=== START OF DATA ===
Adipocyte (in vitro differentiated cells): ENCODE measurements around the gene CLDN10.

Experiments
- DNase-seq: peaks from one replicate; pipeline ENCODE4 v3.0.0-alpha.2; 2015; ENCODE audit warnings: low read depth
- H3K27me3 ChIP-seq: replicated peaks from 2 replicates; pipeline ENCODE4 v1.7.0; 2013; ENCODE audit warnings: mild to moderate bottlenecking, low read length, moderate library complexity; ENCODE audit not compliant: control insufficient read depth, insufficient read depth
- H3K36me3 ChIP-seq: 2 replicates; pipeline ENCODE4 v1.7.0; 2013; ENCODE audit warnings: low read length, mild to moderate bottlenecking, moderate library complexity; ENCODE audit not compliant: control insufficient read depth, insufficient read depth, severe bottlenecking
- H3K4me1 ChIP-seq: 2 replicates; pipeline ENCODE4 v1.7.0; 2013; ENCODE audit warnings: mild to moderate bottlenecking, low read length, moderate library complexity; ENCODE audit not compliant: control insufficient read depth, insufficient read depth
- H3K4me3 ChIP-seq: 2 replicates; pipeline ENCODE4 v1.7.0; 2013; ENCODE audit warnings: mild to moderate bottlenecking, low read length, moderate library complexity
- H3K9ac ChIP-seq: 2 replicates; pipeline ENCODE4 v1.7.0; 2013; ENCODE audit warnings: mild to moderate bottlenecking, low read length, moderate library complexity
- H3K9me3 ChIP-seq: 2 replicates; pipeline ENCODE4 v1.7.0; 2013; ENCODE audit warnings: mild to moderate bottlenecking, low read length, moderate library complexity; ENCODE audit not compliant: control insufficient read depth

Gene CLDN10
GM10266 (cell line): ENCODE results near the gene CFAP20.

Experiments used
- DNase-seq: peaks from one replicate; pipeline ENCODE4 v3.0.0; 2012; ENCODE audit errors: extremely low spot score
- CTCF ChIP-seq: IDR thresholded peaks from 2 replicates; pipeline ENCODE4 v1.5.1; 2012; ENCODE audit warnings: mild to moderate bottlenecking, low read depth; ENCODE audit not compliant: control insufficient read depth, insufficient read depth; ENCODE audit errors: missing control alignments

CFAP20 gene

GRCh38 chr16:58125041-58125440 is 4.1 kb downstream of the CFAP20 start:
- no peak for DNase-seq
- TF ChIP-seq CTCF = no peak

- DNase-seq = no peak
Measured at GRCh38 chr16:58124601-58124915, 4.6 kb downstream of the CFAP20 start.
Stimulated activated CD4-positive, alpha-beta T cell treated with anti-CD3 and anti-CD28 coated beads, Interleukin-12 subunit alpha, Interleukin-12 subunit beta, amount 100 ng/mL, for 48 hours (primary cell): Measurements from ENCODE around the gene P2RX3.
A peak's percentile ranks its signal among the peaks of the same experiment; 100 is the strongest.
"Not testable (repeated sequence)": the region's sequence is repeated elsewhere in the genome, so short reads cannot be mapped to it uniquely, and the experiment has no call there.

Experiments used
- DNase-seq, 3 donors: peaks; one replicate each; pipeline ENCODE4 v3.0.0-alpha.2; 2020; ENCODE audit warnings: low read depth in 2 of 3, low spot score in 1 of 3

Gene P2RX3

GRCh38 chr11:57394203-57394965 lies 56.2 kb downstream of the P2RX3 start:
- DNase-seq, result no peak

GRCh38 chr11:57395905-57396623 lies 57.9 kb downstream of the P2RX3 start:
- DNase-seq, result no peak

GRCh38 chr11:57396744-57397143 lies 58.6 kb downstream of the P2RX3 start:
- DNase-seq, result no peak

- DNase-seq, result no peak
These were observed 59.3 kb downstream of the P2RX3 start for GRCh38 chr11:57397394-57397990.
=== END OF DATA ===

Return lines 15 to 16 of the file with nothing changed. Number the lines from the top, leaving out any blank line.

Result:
CFAP20 gene

GRCh38 chr16:58125041-58125440 is 4.1 kb downstream of the CFAP20 start: